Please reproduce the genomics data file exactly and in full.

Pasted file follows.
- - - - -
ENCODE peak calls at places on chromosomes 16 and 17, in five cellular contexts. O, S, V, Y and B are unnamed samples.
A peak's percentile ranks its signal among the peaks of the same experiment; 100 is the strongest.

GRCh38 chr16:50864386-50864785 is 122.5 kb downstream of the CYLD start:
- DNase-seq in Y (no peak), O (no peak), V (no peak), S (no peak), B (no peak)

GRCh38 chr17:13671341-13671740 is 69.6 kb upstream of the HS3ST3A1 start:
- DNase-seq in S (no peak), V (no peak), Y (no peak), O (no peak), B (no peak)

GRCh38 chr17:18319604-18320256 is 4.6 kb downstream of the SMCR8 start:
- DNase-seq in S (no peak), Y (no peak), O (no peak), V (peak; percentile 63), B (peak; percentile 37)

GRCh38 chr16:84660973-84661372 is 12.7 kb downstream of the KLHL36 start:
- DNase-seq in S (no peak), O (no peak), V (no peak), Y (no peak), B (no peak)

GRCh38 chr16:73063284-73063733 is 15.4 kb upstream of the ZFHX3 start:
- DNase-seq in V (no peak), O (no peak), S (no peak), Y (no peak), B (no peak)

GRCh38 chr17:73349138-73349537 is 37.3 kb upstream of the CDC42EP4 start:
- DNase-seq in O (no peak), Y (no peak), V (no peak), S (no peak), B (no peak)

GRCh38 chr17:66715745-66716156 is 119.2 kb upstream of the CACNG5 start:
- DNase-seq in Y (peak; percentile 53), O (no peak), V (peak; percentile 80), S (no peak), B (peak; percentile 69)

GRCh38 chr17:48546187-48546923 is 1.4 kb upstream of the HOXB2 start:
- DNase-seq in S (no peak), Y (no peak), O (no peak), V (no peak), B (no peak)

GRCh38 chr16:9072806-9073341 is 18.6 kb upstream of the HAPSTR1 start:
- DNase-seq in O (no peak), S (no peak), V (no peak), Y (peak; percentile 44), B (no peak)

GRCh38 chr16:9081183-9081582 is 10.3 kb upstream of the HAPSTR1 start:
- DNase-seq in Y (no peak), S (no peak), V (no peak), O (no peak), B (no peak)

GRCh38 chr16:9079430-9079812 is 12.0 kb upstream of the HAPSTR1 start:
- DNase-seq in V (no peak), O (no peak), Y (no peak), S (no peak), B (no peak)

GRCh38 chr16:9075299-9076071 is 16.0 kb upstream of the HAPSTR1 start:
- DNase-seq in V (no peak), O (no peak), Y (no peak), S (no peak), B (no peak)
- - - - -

ENCODE peak calls at places on chromosomes 16 and 17, in five cellular contexts. O, S, V, Y and B are unnamed samples.
A peak's percentile ranks its signal among the peaks of the same experiment; 100 is the strongest.

GRCh38 chr16:50864386-50864785 is 122.5 kb downstream of the CYLD start:
- DNase-seq in Y (no peak), O (no peak), V (no peak), S (no peak), B (no peak)

GRCh38 chr17:13671341-13671740 is 69.6 kb upstream of the HS3ST3A1 start:
- DNase-seq in S (no peak), V (no peak), Y (no peak), O (no peak), B (no peak)

GRCh38 chr17:18319604-18320256 is 4.6 kb downstream of the SMCR8 start:
- DNase-seq in S (no peak), Y (no peak), O (no peak), V (peak; percentile 63), B (peak; percentile 37)

GRCh38 chr16:84660973-84661372 is 12.7 kb downstream of the KLHL36 start:
- DNase-seq in S (no peak), O (no peak), V (no peak), Y (no peak), B (no peak)

GRCh38 chr16:73063284-73063733 is 15.4 kb upstream of the ZFHX3 start:
- DNase-seq in V (no peak), O (no peak), S (no peak), Y (no peak), B (no peak)

GRCh38 chr17:73349138-73349537 is 37.3 kb upstream of the CDC42EP4 start:
- DNase-seq in O (no peak), Y (no peak), V (no peak), S (no peak), B (no peak)

GRCh38 chr17:66715745-66716156 is 119.2 kb upstream of the CACNG5 start:
- DNase-seq in Y (peak; percentile 53), O (no peak), V (peak; percentile 80), S (no peak), B (peak; percentile 69)

GRCh38 chr17:48546187-48546923 is 1.4 kb upstream of the HOXB2 start:
- DNase-seq in S (no peak), Y (no peak), O (no peak), V (no peak), B (no peak)

GRCh38 chr16:9072806-9073341 is 18.6 kb upstream of the HAPSTR1 start:
- DNase-seq in O (no peak), S (no peak), V (no peak), Y (peak; percentile 44), B (no peak)

GRCh38 chr16:9081183-9081582 is 10.3 kb upstream of the HAPSTR1 start:
- DNase-seq in Y (no peak), S (no peak), V (no peak), O (no peak), B (no peak)

GRCh38 chr16:9079430-9079812 is 12.0 kb upstream of the HAPSTR1 start:
- DNase-seq in V (no peak), O (no peak), Y (no peak), S (no peak), B (no peak)

GRCh38 chr16:9075299-9076071 is 16.0 kb upstream of the HAPSTR1 start:
- DNase-seq in V (no peak), O (no peak), Y (no peak), S (no peak), B (no peak)